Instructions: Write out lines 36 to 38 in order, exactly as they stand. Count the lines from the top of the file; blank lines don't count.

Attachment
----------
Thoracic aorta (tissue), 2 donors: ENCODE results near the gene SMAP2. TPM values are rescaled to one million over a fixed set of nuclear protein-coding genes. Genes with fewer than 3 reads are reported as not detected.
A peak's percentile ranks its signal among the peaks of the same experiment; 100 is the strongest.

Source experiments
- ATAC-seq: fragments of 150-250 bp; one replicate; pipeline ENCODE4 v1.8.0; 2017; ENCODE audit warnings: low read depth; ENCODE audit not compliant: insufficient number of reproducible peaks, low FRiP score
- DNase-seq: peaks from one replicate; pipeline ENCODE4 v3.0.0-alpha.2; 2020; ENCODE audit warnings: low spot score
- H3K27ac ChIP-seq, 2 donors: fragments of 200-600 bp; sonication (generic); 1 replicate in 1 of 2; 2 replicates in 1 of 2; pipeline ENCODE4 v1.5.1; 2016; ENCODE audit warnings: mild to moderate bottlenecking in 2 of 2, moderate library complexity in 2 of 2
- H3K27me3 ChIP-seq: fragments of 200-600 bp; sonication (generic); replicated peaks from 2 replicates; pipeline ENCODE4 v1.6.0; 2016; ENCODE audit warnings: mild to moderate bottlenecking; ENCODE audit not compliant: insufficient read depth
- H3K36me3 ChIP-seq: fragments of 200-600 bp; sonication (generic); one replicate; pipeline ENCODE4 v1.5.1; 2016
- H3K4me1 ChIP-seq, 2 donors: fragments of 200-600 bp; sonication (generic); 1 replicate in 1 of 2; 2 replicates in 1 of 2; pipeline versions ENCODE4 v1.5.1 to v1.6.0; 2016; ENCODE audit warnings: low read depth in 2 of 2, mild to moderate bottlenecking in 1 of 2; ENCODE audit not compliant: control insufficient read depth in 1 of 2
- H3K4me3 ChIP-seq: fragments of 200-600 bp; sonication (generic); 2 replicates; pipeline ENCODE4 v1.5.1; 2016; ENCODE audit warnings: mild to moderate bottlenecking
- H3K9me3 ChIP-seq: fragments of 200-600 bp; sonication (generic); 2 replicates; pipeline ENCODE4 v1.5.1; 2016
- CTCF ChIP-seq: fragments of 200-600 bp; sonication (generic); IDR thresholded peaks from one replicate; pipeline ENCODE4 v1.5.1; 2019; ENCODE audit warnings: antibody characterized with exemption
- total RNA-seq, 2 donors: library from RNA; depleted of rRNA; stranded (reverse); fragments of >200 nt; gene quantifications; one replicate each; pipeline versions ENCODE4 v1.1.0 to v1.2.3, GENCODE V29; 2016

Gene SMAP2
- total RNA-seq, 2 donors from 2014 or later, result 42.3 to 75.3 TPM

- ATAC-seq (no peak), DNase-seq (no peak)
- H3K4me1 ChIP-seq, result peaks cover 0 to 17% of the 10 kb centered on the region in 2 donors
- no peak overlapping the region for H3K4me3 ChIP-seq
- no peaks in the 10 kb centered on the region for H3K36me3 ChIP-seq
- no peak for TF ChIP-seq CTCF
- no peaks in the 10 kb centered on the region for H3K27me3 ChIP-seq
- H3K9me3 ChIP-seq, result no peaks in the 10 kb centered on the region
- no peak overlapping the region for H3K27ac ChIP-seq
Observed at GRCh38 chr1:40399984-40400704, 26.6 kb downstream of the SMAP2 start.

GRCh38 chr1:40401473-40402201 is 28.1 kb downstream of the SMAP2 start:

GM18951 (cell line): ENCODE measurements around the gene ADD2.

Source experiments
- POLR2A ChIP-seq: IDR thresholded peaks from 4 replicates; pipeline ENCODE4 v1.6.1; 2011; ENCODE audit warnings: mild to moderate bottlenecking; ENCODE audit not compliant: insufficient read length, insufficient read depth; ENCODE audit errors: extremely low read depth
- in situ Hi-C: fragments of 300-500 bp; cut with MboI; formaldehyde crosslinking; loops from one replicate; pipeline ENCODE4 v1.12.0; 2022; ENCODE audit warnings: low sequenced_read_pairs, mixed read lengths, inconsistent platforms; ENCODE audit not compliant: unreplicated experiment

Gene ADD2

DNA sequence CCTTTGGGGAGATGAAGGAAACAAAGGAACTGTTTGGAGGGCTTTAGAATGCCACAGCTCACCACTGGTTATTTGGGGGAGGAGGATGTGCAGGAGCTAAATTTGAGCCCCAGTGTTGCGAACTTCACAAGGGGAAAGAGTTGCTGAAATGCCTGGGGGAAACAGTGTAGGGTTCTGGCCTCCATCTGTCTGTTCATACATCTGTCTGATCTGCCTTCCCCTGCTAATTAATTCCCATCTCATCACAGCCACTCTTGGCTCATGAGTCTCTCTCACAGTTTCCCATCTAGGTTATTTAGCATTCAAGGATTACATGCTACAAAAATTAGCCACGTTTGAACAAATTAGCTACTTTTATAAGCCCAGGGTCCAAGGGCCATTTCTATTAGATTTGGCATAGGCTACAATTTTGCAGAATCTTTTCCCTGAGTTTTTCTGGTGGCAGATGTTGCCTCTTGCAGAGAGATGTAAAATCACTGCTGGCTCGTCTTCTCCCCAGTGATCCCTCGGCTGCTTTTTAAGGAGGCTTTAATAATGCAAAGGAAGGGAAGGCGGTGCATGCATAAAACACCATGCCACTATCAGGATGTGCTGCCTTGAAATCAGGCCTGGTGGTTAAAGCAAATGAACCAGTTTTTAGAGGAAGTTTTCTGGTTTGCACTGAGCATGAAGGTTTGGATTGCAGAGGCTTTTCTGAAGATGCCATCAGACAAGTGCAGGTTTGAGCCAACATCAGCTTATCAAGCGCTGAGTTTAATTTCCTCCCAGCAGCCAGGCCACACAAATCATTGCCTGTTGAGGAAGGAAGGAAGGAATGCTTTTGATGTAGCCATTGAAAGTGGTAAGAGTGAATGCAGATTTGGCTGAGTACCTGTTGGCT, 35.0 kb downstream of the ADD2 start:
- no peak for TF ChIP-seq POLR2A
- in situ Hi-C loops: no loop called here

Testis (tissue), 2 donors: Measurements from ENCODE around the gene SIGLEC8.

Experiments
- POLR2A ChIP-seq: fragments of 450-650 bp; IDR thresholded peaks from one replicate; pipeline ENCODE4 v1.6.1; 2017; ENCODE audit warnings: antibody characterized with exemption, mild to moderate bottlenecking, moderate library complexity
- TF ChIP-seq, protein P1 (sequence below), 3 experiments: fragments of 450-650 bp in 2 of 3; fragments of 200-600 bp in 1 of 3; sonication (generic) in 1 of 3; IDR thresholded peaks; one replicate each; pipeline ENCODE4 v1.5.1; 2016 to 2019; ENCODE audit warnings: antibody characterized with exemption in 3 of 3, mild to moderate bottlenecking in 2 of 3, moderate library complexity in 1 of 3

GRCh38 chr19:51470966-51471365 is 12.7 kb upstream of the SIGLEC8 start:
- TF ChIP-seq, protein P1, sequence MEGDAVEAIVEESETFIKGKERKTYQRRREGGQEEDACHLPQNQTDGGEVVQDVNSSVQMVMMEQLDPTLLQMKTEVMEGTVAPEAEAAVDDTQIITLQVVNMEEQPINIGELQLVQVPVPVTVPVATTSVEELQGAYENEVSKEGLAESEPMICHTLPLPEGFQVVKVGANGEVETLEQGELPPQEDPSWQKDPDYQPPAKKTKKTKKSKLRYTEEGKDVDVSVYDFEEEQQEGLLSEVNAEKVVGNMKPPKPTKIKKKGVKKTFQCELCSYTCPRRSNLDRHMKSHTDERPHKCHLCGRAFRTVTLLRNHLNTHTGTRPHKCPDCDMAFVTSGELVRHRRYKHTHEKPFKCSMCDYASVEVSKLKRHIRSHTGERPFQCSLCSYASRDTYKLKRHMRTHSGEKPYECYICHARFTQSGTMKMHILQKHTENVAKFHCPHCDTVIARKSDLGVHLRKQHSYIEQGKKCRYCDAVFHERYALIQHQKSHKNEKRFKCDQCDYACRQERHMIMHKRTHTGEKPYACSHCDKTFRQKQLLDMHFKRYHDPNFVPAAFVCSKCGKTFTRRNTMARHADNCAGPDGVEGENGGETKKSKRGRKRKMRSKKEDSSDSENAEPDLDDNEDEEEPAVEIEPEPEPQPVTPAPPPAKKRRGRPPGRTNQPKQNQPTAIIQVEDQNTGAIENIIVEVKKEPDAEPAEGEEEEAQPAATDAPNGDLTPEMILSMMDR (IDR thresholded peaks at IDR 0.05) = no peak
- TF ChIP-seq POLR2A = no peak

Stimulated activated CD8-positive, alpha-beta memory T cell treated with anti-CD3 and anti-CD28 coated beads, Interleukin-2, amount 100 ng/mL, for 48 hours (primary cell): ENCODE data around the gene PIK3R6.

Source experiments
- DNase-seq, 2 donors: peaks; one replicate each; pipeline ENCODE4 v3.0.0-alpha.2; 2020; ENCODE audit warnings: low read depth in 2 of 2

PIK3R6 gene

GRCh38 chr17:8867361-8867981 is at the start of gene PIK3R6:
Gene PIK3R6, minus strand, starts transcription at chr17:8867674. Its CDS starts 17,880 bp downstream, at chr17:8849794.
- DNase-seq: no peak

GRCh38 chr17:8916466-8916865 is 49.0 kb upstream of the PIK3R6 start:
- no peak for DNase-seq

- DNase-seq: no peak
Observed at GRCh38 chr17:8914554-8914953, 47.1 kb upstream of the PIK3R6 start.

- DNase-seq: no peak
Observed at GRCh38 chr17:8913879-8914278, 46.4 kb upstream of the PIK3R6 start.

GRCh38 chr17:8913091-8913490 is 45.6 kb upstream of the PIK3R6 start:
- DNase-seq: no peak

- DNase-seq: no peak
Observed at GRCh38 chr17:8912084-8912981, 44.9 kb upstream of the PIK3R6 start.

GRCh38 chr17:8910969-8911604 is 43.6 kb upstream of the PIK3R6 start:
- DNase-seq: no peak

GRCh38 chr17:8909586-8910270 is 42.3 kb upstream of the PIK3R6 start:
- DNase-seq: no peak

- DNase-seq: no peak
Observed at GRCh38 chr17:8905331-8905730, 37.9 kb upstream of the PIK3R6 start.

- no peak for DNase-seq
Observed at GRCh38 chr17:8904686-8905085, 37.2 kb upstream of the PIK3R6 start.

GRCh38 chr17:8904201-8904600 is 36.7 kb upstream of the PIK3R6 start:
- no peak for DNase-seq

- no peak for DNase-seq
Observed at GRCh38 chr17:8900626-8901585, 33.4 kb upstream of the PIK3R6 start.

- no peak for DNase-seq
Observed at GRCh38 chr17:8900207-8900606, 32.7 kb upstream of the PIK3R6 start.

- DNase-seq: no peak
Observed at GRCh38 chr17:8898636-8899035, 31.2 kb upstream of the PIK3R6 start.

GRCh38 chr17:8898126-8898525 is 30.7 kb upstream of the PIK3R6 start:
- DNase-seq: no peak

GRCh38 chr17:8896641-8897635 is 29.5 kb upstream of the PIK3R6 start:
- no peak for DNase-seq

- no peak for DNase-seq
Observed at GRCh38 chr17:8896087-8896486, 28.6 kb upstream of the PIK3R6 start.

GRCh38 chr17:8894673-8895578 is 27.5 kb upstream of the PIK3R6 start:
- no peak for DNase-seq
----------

- POLR2A ChIP-seq: fragments of 450-650 bp; IDR thresholded peaks from one replicate; pipeline ENCODE4 v1.6.1; 2017; ENCODE audit warnings: antibody characterized with exemption, mild to moderate bottlenecking, moderate library complexity
- TF ChIP-seq, protein P1 (sequence below), 3 experiments: fragments of 450-650 bp in 2 of 3; fragments of 200-600 bp in 1 of 3; sonication (generic) in 1 of 3; IDR thresholded peaks; one replicate each; pipeline ENCODE4 v1.5.1; 2016 to 2019; ENCODE audit warnings: antibody characterized with exemption in 3 of 3, mild to moderate bottlenecking in 2 of 3, moderate library complexity in 1 of 3

GRCh38 chr19:51470966-51471365 is 12.7 kb upstream of the SIGLEC8 start: